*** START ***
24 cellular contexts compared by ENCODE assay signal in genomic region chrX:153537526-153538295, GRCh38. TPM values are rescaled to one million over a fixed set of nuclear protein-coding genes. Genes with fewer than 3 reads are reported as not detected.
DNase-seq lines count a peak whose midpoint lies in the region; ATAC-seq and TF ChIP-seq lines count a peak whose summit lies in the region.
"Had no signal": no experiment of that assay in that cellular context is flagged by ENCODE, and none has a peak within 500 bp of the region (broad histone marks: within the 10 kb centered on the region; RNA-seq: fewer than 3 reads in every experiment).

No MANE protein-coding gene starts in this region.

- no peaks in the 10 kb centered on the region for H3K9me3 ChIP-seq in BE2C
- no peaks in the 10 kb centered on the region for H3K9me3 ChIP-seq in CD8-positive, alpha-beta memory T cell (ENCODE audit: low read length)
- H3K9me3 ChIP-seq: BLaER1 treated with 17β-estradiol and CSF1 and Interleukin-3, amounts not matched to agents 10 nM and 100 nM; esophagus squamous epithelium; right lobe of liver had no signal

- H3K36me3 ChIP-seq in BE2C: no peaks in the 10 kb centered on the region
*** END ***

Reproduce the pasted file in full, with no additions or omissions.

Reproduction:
24 cellular contexts compared by ENCODE assay signal in genomic region chrX:153537526-153538295, GRCh38. TPM values are rescaled to one million over a fixed set of nuclear protein-coding genes. Genes with fewer than 3 reads are reported as not detected.
DNase-seq lines count a peak whose midpoint lies in the region; ATAC-seq and TF ChIP-seq lines count a peak whose summit lies in the region.
"Had no signal": no experiment of that assay in that cellular context is flagged by ENCODE, and none has a peak within 500 bp of the region (broad histone marks: within the 10 kb centered on the region; RNA-seq: fewer than 3 reads in every experiment).

No MANE protein-coding gene starts in this region.

- no peaks in the 10 kb centered on the region for H3K9me3 ChIP-seq in BE2C
- no peaks in the 10 kb centered on the region for H3K9me3 ChIP-seq in CD8-positive, alpha-beta memory T cell (ENCODE audit: low read length)
- H3K9me3 ChIP-seq: BLaER1 treated with 17β-estradiol and CSF1 and Interleukin-3, amounts not matched to agents 10 nM and 100 nM; esophagus squamous epithelium; right lobe of liver had no signal

- H3K36me3 ChIP-seq in BE2C: no peaks in the 10 kb centered on the region